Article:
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Settling in and making friends

Just as all children learn to read and write at their own pace, some will settle in at school and make friends more quickly than others. And you can’t always second guess how your child will react. Sometimes a really sociable and confident child can become very nervous in a new setting, while a more shy child may suddenly come into their own.

Don’t worry. Whether they’re a bit clingy, or can barely stay with you long enough for a goodbye kiss – it’s all normal and completely fine.

How you can help

There are some things you can do to help your child settle in and make friends.

  • Arrange a few socially distanced play-dates (at the park or on a video call) with other children that will be in the same class as your child. The classroom will feel more comfortable if there are a few familiar faces around.

  • Ask the school how their classroom will be set out and demonstrate this through role-play with their toys.

  • If they have brothers or sisters, get them to practise talking and being polite to each other while sitting apart, using phrases like "can I join in?" and not forgetting "please" and "thank you".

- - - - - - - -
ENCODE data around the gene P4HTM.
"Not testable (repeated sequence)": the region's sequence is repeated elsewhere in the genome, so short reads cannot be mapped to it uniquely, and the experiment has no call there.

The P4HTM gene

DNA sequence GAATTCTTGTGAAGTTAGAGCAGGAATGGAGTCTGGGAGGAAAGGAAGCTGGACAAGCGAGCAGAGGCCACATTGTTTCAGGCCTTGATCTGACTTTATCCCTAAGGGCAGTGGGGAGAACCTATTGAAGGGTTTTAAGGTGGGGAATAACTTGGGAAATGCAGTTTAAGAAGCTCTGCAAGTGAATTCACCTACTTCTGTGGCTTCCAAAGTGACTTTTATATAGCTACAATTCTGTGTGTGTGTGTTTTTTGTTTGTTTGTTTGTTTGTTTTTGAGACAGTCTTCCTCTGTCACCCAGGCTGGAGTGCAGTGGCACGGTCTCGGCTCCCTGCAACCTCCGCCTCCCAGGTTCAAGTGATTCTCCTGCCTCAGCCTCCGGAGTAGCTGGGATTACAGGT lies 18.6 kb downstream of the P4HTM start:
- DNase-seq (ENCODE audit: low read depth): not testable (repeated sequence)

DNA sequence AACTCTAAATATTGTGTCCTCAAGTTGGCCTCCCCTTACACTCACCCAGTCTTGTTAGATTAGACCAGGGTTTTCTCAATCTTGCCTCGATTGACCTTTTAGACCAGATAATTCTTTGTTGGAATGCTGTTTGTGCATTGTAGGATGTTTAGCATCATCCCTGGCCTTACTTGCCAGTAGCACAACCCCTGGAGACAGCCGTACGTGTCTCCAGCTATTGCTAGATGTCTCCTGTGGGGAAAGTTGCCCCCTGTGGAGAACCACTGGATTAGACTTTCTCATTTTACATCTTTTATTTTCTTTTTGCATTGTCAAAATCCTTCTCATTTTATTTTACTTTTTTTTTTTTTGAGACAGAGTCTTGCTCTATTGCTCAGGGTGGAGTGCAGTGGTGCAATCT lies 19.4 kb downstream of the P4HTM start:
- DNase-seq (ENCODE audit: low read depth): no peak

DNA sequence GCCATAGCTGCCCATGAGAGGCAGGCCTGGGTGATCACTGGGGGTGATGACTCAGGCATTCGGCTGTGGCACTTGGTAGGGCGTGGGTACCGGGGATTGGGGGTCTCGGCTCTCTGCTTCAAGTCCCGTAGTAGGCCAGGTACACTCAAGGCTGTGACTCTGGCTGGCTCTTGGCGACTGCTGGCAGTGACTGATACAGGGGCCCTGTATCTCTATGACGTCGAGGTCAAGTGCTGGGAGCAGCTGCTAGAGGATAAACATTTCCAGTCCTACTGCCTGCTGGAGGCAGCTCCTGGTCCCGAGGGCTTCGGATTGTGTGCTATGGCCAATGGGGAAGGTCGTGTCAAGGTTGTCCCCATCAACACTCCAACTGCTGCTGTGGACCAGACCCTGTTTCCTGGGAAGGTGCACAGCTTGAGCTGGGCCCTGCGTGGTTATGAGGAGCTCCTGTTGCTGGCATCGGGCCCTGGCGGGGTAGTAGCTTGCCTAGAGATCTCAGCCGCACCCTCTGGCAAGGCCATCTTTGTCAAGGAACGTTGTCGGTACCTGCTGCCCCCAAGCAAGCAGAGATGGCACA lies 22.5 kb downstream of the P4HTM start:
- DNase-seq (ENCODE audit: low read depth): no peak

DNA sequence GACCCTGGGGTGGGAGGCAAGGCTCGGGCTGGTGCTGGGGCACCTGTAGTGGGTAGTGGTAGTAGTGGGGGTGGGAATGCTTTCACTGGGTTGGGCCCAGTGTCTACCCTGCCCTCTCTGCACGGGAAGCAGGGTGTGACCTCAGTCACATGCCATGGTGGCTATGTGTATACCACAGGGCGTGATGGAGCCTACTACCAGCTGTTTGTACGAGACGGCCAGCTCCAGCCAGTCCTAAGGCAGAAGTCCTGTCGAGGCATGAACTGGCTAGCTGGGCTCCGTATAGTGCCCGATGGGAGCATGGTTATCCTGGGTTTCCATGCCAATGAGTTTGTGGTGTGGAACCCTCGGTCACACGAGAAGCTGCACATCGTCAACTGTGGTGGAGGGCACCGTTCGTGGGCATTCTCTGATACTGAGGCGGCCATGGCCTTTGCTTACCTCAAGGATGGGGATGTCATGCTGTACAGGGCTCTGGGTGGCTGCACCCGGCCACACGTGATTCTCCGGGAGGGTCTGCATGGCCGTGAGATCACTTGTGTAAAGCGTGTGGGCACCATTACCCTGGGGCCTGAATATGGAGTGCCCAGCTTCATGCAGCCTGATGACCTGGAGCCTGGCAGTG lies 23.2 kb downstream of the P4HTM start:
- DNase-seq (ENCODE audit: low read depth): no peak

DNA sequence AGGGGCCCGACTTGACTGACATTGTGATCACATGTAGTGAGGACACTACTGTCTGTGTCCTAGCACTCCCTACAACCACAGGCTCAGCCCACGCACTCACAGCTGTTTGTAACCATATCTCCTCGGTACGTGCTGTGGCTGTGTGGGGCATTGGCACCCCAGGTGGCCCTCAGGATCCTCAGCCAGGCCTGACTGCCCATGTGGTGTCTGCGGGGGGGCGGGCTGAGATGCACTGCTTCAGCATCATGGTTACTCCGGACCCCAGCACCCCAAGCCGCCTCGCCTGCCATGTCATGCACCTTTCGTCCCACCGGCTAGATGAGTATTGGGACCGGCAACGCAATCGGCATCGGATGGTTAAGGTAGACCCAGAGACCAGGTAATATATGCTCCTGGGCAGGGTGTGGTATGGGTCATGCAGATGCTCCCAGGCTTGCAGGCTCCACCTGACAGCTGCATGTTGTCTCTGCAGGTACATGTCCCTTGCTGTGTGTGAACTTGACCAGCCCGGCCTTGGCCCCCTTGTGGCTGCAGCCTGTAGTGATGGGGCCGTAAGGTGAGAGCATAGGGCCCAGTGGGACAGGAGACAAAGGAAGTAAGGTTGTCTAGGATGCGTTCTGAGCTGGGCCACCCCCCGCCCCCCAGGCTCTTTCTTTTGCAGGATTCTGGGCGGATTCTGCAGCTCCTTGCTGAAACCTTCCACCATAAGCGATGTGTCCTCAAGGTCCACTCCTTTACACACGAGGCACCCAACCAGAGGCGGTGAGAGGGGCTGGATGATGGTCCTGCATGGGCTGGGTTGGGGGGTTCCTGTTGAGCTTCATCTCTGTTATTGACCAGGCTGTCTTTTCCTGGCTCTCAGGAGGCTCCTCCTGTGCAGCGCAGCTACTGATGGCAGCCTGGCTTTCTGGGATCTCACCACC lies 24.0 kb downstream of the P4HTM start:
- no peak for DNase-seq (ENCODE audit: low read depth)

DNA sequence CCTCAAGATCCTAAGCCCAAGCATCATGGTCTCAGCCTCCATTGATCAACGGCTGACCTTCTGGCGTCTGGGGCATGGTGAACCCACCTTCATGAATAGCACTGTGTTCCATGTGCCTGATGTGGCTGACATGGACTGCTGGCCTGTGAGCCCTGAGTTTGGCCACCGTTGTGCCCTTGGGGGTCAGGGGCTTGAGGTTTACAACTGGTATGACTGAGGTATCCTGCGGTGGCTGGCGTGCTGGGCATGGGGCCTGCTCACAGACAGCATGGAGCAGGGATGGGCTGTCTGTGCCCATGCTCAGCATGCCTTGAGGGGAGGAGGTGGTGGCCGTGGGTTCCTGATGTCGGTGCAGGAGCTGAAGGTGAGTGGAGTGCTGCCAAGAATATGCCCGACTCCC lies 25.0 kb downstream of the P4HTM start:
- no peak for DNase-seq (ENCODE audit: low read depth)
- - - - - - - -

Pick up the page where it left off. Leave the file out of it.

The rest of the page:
• Don’t be surprised if you hear one name a lot for a few weeks, then all of a sudden a new ‘best friend’ pops up out of the blue. When it comes to friendships, children can be fickle!

  • Sometimes children make friends with kids you’re not so keen on. Try not to interfere or manipulate their friendships unless their behaviour changes or they tell you something that concerns you – in which case speak to your child’s teacher (it’s best not to discuss problems with other children with their parents).

  • Be a good role model. If your child sees you making friends and talking to other parents, they’ll do the same.

 

Reviewed: January 2019

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